1896 Benton-Harbor Motor Carriage
The Benton Harbor is significant as one of the oldest intact automobiles built in the United States. The Benton Harbor Motor Carriage or “motocycle” was designed and built by Albert and Lewis (Louis) Baushke of Benton Harbor, MI, owners of Baushke Carriage Works, and William O. Worth, an engine builder and inventor from Chicago, IL. The trio intended to compete in the 1895 Chicago Times-Herald “Motocycle Competition” America’s first publicized “race.” They did not complete the car in time. When it was first tested in early 1896 it proved to be a failure and the Baushke brothers and Worth parted ways. The Baushkes never built another car, but Worth founded the Chicago Motor Vehicle Company and other enterprises, where he produced a handful of automobiles and patents. Worth retained the Benton Harbor until the '30s. It was acquired by David Kolzow in '81. After a frame-off restoration and showing it at events he donated it to the AACA Museum, Inc. in 1995.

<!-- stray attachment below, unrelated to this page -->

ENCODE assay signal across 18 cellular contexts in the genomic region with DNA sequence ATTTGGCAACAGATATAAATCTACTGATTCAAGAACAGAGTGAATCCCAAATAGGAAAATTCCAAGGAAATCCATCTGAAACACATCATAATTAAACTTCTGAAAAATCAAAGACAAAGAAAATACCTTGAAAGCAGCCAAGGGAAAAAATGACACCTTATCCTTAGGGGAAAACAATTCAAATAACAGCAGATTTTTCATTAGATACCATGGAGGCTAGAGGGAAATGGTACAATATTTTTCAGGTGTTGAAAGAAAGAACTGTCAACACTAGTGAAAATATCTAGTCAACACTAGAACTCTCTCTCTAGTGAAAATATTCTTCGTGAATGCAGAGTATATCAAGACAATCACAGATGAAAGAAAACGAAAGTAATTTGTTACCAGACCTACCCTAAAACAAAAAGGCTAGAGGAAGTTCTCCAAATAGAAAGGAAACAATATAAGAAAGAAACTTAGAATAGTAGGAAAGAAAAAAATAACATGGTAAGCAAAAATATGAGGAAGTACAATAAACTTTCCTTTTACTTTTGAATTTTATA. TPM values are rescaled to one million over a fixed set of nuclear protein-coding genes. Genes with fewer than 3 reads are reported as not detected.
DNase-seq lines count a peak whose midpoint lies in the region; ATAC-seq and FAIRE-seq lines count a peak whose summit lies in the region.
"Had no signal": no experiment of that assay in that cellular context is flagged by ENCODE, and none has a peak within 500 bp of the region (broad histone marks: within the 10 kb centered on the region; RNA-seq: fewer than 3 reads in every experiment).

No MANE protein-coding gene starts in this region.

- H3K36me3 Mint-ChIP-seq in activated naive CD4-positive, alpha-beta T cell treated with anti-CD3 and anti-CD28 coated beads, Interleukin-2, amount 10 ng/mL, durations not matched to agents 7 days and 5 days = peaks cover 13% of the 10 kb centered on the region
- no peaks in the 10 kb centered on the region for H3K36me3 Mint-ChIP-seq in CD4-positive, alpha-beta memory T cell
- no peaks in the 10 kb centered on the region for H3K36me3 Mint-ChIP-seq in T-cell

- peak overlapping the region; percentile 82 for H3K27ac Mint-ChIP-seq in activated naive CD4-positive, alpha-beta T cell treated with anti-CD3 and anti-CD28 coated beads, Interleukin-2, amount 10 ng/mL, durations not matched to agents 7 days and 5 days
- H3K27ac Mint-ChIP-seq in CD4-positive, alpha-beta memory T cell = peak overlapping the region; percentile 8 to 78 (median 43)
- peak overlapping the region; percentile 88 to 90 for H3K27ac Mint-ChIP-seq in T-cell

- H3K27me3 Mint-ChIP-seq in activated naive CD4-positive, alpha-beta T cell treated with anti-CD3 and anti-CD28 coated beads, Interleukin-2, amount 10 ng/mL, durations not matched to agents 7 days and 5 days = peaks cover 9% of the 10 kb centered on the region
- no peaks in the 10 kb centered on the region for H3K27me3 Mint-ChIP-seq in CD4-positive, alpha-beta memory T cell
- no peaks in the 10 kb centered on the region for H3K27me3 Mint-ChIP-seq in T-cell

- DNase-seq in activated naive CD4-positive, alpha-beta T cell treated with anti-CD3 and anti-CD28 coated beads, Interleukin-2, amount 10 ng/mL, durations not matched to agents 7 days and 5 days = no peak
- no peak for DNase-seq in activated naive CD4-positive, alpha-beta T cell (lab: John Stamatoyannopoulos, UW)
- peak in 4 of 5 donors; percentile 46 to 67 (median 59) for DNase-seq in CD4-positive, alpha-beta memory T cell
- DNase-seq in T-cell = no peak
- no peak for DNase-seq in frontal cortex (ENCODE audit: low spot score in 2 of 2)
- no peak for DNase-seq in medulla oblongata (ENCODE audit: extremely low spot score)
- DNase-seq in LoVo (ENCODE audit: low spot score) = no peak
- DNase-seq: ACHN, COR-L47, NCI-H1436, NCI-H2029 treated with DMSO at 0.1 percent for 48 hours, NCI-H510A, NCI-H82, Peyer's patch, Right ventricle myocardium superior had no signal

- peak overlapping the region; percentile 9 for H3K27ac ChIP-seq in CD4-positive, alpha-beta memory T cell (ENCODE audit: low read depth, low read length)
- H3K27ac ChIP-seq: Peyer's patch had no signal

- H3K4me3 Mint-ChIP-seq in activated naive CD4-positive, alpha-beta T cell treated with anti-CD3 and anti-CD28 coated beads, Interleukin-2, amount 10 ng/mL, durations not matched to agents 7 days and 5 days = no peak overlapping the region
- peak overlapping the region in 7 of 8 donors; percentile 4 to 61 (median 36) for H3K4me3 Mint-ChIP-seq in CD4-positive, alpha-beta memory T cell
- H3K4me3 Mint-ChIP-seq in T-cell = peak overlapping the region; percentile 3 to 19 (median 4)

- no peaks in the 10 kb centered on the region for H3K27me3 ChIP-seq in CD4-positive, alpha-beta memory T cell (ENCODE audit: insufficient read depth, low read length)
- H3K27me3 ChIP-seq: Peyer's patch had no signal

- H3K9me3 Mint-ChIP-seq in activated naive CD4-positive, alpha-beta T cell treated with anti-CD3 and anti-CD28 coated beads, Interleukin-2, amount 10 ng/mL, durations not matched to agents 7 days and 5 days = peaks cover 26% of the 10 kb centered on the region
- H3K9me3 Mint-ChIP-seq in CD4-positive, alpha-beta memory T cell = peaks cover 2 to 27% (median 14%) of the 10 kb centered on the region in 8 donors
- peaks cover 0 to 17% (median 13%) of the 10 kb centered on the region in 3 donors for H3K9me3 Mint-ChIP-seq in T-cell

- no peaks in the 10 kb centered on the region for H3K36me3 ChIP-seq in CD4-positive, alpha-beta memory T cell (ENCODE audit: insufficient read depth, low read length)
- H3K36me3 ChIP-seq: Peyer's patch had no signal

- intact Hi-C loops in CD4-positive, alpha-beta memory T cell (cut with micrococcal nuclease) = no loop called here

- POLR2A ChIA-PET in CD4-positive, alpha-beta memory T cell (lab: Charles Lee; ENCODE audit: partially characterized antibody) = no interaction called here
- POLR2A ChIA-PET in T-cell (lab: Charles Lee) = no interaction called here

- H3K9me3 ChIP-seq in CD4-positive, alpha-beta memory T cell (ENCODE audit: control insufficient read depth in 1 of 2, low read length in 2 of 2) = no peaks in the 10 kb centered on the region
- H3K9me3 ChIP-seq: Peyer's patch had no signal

NHVR No. 20 HAER No. PA-655
Paint and exterior
The Benton Harbor was repainted in the 1980s when it was fully restored by David Kolzow.
Upholstery and interior
This vehicle’s interior is in restored condition. It features black leather seats. It was restored and reupholstered in the 1980s by David Kolzow.
Original Engine: Yes
Liquid-cooled, opposed 2-cyl/7.5 hp – built and engineered by William Worth.
Mounted underneath the car and powers a 30" friction drive flywheel sending power to the rear-wheels via an open driveshaft and differential. Restored/Rebuilt
This vehicle was originally used as a test mule though it was meant to compete in America’s first automobile race. It is now on permanent museum display. Its total mileage is unknown.
Wheels and tires
44" front, 48" rear painted wood wheels with solid rubber tires
Integrated with friction drive system